Soap operas; you know those tv dramas that involve betrayals, breakups, dark secrets and an incredibly complicated storyline. But have you ever wondered how did they get their name?
Well, the story behind the term is quite simple – and squeaky clean actually.
It all started during the roaring 20s when radio stations desperately wanted to increase their advertising revenue. To do so, they developed daytime serial shows that were directly aimed at housewives (don’t forget that most wives stayed at home in those days), and approached household good manufacturers for sponsorships. (the article continues after the ad)
The first to get in on the act was Procter & Gamble. Oxydol (P&G’s soap powder) was the sponsor of a show called Ma Perkins, a drama about a woman in Rushville who ran a lumberyard. After the show was tested on a local station in Cincinnati, Ohio, it went national on NBC.
The show turned out to be a great marketing deal as the sales of Oxydol attributed to the sponsorship were more than satisfying. In the years to come, P&G not only sponsored numerous new radio shows but it also started to produce its own daytime serials. Radio stations got their ad money, faithful listeners became loyal customers and it was a win-win situation for everyone.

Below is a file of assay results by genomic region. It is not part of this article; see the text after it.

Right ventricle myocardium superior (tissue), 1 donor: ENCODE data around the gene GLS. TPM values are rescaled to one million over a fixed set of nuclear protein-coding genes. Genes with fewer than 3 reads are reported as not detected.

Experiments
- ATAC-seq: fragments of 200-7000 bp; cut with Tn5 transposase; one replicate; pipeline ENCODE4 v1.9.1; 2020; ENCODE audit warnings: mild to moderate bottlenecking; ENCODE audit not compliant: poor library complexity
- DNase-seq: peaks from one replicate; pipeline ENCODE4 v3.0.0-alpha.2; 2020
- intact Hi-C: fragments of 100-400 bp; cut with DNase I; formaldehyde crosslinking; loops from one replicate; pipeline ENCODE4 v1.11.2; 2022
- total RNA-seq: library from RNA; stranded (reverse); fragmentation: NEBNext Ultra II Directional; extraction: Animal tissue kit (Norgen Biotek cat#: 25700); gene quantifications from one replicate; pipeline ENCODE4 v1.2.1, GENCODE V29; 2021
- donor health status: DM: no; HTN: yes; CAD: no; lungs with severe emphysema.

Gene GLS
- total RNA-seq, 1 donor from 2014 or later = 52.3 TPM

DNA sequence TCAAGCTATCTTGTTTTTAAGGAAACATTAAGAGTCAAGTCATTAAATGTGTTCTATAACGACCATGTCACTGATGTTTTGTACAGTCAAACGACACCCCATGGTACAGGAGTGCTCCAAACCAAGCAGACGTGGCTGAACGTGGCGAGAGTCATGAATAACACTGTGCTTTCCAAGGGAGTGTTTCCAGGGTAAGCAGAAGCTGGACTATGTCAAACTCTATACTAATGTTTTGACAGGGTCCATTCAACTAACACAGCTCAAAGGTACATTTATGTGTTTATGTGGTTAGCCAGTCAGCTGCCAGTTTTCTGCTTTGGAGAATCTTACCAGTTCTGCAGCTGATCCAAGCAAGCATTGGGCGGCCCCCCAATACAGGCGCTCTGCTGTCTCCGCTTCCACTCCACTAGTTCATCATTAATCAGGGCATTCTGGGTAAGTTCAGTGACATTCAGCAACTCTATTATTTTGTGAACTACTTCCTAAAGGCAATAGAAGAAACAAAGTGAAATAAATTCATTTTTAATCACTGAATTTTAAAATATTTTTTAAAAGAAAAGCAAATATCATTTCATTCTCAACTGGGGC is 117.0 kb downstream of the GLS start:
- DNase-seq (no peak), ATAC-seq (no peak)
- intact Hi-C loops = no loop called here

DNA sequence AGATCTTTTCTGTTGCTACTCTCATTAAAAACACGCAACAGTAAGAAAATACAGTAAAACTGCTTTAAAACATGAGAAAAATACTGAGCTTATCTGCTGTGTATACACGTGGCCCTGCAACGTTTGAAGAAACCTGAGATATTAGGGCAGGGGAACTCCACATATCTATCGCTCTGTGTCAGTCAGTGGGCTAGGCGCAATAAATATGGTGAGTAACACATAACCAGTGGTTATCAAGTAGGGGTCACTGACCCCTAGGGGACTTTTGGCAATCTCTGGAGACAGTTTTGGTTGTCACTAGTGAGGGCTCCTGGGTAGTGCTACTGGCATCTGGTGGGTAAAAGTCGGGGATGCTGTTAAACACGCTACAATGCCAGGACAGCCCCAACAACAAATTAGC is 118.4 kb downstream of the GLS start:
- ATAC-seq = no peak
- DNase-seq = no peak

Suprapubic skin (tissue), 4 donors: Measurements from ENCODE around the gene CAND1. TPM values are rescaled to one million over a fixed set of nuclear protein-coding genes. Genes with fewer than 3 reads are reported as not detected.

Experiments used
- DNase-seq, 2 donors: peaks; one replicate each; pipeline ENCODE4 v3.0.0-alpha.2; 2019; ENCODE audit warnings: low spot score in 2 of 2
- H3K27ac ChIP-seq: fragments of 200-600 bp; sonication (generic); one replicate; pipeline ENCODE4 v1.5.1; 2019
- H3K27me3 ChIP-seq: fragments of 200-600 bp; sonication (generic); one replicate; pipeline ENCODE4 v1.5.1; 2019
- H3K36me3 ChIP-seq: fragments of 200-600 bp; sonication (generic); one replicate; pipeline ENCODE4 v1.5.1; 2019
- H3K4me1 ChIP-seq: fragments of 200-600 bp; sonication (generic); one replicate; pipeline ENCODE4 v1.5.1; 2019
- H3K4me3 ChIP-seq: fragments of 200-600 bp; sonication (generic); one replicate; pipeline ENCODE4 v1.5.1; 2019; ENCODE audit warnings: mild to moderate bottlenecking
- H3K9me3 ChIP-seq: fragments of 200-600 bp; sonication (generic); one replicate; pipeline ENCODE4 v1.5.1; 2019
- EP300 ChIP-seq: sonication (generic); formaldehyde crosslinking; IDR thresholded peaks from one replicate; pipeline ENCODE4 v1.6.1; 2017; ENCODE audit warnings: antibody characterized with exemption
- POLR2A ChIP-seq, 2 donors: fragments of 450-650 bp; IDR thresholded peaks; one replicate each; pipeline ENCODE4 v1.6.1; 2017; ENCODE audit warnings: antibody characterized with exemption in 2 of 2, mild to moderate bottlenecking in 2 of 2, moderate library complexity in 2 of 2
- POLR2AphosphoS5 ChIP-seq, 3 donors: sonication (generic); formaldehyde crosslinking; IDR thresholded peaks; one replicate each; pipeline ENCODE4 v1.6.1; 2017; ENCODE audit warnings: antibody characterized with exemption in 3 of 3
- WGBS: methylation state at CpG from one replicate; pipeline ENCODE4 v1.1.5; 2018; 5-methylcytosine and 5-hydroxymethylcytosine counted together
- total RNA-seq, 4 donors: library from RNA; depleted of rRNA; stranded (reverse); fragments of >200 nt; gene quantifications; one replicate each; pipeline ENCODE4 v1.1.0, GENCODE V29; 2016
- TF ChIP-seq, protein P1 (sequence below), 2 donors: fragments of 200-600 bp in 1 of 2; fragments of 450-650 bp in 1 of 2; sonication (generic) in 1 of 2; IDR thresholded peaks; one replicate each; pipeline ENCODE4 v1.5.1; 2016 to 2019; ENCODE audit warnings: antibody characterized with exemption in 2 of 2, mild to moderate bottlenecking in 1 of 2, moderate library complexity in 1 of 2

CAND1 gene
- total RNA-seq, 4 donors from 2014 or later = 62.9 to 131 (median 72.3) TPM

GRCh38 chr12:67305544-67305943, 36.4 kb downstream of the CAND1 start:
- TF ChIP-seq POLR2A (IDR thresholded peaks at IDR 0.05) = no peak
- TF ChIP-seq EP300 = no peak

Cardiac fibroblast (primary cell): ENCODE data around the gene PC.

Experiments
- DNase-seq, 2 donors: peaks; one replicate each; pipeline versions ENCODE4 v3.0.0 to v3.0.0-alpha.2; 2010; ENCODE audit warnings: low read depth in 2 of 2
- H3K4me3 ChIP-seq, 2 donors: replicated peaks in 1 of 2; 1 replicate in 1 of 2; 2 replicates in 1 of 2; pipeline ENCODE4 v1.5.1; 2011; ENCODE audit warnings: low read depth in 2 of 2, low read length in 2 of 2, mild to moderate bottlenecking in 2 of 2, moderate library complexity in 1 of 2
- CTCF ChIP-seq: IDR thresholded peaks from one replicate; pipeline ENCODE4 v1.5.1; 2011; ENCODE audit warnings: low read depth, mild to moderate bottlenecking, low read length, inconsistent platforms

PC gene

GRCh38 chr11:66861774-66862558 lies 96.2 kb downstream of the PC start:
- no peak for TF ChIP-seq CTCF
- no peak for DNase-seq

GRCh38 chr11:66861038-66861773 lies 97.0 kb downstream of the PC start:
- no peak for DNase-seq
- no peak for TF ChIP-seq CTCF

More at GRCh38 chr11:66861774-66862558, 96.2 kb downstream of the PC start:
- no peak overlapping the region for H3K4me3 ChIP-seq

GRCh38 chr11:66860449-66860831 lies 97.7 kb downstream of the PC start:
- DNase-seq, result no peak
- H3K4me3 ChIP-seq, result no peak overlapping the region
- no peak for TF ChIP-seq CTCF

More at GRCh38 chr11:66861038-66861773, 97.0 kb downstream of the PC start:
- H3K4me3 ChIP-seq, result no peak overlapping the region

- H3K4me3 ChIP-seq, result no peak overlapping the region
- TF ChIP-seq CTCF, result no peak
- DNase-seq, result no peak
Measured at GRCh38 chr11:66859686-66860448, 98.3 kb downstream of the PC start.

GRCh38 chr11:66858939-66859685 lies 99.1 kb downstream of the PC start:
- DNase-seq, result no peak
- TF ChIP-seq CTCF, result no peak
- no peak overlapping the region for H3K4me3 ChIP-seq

Due to P&G’s success story, more soap manufacturers jumped into the “daytime serials sponsoring” scene. Because of their association with soap ads, these shows were given the name “soap operas”; a name that stuck throughout the decades and it’s still widely used even today.
If you like what you read, then you will definitely love this one: Why Is It Called ‘Caesar Salad’?
Photo: National Archives and Records Administration, Wikimedia
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Sources: How Soap Operas Got Their Name; Why Are Soaps Called Soaps? | Ever Wondered Why TV Shows Are Called Soaps? Here’s Your Answer